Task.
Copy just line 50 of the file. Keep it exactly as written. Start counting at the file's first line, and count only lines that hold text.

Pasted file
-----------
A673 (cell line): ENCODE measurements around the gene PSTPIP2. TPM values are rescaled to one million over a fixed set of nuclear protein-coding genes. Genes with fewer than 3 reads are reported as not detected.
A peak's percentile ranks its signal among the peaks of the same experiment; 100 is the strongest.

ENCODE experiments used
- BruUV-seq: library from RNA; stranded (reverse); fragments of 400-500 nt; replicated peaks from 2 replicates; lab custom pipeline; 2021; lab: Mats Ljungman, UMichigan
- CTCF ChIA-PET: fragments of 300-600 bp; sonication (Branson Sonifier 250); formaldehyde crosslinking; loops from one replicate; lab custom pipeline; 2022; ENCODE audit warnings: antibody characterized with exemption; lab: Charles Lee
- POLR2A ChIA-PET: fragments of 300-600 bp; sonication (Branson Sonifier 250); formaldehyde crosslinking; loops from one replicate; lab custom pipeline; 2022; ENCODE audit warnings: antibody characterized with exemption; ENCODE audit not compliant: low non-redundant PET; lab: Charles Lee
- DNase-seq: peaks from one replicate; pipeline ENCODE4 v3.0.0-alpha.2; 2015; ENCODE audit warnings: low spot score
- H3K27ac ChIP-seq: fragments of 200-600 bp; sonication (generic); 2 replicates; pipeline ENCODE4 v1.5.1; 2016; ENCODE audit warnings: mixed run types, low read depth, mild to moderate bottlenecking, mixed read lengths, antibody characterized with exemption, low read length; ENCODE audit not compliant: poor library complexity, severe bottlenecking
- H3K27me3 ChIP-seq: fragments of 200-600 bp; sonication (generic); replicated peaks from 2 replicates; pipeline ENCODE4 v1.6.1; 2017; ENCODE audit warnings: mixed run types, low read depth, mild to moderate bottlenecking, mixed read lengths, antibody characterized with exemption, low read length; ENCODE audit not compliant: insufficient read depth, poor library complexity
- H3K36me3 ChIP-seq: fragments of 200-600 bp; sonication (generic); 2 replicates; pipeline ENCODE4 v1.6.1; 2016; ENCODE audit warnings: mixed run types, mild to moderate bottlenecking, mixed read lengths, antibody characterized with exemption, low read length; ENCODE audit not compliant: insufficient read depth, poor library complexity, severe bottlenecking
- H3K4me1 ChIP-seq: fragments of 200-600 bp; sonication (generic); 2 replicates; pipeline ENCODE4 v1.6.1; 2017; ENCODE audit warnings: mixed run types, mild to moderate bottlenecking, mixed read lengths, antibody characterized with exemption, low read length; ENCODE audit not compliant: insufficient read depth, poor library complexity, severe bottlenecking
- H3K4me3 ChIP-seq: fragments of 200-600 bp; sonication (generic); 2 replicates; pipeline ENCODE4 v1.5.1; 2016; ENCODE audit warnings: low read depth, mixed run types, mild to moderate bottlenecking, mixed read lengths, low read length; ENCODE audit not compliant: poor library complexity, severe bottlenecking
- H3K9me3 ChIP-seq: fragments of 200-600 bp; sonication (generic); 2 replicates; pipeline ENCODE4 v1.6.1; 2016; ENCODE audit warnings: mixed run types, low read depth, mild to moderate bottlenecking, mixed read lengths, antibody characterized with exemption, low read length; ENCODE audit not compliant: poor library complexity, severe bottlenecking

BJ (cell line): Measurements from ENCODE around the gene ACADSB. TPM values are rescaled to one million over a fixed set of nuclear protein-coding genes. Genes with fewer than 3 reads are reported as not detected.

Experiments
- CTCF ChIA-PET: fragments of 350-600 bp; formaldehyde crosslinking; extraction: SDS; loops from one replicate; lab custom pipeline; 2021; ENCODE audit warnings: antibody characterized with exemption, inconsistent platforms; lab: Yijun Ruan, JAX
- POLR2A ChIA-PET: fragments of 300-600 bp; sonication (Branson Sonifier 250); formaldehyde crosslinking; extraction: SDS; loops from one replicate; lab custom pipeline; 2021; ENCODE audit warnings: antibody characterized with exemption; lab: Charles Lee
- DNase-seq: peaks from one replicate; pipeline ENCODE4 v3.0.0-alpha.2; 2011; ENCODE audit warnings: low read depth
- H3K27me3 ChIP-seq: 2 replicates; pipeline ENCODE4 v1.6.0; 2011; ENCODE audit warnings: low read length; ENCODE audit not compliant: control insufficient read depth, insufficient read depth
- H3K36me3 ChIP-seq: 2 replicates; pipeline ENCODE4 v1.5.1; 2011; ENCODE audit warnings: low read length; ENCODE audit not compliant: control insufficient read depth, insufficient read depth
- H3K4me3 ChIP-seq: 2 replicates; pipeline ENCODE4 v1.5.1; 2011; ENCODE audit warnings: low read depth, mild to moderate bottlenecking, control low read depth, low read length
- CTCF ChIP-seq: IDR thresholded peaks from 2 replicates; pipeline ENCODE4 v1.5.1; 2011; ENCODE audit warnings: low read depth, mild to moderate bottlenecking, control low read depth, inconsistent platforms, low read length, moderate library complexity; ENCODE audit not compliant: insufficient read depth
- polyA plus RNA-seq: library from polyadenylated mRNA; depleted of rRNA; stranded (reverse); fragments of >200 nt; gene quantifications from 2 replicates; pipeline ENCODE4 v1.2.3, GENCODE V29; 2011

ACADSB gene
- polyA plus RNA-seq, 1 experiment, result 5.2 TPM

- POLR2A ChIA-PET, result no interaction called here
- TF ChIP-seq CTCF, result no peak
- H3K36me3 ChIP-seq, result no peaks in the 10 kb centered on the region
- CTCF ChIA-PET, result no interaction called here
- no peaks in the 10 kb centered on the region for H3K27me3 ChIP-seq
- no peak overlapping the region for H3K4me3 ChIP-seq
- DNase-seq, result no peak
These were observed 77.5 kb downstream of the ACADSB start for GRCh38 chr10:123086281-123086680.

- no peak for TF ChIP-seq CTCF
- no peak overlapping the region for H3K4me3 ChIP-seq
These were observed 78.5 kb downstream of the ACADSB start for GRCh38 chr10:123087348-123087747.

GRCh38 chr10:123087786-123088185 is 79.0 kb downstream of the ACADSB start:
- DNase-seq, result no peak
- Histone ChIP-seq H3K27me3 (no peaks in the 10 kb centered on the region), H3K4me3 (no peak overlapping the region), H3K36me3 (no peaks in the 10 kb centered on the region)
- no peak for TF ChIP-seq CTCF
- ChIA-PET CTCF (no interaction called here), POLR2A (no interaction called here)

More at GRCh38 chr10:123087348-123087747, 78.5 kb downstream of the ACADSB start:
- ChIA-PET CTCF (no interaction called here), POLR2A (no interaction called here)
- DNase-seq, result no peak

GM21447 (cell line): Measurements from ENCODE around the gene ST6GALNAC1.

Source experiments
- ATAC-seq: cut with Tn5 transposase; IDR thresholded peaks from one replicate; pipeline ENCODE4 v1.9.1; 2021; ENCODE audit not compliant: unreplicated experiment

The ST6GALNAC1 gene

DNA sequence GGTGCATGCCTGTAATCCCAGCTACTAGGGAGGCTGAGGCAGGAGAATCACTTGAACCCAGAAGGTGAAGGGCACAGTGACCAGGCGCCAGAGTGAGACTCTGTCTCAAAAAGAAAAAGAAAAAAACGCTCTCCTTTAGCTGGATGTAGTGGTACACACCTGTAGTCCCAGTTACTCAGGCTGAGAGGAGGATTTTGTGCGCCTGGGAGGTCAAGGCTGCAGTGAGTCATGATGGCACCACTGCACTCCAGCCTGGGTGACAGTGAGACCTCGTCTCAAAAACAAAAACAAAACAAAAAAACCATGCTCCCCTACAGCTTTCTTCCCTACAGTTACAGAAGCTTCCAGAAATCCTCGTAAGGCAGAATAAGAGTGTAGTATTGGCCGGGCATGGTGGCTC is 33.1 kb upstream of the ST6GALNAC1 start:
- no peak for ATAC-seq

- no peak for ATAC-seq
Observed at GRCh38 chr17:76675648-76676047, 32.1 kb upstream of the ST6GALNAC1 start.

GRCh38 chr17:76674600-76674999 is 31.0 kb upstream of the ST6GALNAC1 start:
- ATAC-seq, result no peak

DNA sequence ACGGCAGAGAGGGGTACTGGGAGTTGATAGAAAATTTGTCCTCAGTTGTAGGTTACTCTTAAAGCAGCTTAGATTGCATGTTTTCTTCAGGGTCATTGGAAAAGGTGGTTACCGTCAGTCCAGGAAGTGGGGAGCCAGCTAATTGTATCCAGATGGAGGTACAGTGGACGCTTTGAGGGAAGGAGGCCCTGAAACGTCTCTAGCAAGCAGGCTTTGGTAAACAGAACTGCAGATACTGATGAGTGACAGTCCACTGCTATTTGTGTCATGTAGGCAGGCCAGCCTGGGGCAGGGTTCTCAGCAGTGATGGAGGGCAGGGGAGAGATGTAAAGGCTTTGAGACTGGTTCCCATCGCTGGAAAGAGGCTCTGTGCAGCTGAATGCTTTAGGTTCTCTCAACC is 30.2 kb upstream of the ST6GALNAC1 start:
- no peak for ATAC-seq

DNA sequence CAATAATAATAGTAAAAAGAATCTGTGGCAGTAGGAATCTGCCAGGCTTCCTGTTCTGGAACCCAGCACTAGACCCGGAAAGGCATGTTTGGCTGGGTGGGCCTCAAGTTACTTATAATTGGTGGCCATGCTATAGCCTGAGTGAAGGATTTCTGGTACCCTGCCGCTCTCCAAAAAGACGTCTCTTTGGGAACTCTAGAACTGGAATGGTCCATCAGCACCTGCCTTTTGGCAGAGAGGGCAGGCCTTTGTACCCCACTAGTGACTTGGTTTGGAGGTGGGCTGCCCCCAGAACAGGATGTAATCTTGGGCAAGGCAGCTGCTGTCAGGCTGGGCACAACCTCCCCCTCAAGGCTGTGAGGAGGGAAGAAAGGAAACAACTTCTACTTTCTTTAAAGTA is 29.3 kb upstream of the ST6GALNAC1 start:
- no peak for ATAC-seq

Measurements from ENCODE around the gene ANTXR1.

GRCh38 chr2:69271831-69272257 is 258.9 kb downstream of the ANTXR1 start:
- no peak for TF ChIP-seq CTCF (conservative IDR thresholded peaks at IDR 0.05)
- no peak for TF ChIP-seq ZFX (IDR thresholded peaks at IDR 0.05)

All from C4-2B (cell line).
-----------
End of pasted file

- no peak for ATAC-seq